Remove or lower any devices on your roof or the exterior of your home in order for the tenting to be effective. This includes antennas, weathervanes, chimney stacks, or mechanical awnings.

Step 4: Create Access To Closets, Storage Rooms, And Crawl Spaces

For the fumigation to work best, the fumigant needs to reach every part of your home. Make sure there is clear access to closets, storage rooms, and crawl spaces. This will allow the fumigant to penetrate the hard-to-reach areas of your home.

Step 5: Turn Off Heat Sources And Unplug Appliances

Some fumigants can have a corrosive or other reaction when they are in the presence of a heat source. If your home has natural gas, make sure that your gas company turns it off and locks it out at the meter. This will prevent natural gas buildup inside of the tent in the event there is a leak in the gas lines.

Some fumigators require you to unplug and turn off appliances, computers, and heaters. You may also be required to extinguish pilot lights and have the gas service suspended during the fumigation process.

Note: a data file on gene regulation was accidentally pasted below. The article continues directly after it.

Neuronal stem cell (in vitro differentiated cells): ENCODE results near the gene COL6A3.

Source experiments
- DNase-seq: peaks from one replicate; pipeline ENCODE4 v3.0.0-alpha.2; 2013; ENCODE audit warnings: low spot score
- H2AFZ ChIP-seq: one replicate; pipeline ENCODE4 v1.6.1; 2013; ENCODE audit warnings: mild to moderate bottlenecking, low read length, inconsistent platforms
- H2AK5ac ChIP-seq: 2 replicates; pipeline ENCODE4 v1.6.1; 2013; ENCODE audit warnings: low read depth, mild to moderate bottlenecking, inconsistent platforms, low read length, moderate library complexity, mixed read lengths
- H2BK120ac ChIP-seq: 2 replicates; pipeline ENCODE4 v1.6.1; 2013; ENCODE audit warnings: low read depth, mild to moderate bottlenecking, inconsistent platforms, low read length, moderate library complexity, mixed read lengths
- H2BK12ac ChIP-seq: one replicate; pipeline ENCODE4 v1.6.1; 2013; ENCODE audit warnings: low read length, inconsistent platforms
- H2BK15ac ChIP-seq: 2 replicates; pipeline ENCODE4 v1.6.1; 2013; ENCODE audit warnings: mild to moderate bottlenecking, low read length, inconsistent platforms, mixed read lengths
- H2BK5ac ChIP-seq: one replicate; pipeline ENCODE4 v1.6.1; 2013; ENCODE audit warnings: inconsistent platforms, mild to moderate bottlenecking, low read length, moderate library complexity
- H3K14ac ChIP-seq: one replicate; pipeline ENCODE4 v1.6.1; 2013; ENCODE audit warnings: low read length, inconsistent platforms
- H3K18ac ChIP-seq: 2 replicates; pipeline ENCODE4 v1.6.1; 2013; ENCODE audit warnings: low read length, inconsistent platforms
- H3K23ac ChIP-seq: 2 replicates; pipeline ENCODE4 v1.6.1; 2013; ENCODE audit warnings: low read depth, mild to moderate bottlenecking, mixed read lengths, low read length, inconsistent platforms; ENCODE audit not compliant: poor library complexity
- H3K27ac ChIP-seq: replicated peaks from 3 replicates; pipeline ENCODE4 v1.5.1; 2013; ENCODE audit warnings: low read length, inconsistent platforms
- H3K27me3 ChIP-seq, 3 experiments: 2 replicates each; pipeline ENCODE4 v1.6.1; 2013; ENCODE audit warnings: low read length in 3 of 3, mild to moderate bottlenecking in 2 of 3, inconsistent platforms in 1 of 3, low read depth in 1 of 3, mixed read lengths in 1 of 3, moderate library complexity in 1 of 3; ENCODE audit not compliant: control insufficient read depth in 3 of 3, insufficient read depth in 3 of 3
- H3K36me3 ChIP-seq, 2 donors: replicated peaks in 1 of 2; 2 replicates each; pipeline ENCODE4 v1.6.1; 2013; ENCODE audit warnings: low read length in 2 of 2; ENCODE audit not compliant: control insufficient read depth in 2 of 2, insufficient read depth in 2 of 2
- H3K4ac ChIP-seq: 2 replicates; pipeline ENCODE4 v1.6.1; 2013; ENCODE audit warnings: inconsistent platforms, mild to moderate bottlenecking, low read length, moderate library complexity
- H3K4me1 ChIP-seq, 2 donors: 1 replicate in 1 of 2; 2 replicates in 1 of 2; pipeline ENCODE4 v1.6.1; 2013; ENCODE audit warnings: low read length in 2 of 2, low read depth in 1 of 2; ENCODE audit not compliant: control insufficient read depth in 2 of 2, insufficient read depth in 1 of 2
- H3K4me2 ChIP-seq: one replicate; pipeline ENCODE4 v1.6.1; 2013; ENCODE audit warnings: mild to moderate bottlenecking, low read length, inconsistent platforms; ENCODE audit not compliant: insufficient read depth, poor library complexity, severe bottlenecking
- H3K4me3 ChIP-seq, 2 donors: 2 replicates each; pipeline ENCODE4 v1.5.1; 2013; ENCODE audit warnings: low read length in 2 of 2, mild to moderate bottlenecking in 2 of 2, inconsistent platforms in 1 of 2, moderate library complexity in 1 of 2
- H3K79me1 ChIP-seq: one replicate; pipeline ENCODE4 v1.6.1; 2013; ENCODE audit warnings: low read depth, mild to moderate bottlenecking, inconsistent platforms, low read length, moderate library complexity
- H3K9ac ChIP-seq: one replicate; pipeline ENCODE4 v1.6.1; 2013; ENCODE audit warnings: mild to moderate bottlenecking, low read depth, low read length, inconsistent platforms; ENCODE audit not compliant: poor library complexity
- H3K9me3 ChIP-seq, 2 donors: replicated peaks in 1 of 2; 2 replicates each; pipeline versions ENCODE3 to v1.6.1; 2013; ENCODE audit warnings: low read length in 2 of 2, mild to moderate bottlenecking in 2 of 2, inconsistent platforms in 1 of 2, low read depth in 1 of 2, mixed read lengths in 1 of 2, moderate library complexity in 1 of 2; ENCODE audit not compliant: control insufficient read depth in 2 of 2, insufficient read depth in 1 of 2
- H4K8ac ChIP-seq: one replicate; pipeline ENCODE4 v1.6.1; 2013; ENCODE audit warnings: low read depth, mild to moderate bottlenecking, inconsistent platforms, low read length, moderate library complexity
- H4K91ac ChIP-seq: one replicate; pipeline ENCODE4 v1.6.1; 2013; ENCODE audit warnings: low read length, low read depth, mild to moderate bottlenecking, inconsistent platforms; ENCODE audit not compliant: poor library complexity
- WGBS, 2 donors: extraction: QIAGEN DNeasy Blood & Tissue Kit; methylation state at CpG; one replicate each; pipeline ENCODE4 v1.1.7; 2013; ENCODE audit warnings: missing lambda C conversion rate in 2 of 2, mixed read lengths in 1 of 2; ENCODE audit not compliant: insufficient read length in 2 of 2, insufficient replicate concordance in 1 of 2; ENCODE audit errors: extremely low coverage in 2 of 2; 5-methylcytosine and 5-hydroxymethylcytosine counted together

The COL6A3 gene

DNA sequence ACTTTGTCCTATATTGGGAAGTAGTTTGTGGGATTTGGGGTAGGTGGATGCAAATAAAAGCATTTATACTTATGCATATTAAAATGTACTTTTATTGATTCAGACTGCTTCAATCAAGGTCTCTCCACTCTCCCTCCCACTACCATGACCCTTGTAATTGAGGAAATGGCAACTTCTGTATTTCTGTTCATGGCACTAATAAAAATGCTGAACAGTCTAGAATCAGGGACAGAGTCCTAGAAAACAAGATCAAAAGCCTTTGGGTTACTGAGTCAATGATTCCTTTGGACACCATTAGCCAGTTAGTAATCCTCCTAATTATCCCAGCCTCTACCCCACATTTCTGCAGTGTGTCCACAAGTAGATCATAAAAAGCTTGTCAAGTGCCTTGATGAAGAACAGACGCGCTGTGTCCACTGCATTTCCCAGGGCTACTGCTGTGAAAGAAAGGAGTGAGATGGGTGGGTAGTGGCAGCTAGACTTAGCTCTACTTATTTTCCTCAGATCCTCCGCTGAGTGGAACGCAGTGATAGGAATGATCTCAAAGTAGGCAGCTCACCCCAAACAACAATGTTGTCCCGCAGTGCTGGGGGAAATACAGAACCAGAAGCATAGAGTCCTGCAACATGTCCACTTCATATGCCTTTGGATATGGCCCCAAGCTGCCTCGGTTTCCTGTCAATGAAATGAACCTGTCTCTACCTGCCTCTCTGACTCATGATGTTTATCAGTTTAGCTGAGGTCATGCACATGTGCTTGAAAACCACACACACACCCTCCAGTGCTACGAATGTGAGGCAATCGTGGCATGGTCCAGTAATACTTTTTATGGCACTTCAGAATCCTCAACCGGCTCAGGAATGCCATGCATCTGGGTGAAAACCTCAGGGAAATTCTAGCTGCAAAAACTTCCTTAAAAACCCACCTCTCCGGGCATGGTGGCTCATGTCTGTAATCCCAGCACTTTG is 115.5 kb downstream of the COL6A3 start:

Do You Need Pest Control Services?

Get free, zero-commitment quotes from pro contractors near you.

Related Questions

What’s the average cost for termite treatment?

The price of your termite treatment will vary depending on several factors. This includes the type of treatment, the extent of the infestation, and if the structure is in a damp or dry area. The average cost of termite treatment ranges from $330 to $815 for chemical treatments or bait stations. Termite fumigation is the most effective and most expensive form of termite control. The process ranges from $1,280 to $3,000 on average, or $1 to $4 per square foot. Another option when tenting your home for termites is heat treatment. This is a natural and non-toxic way to kill termites by heating the area to 150 degrees Fahrenheit. Heat termite treatment ranges from $800 to $2,800, or $1 to $2.50 per square foot.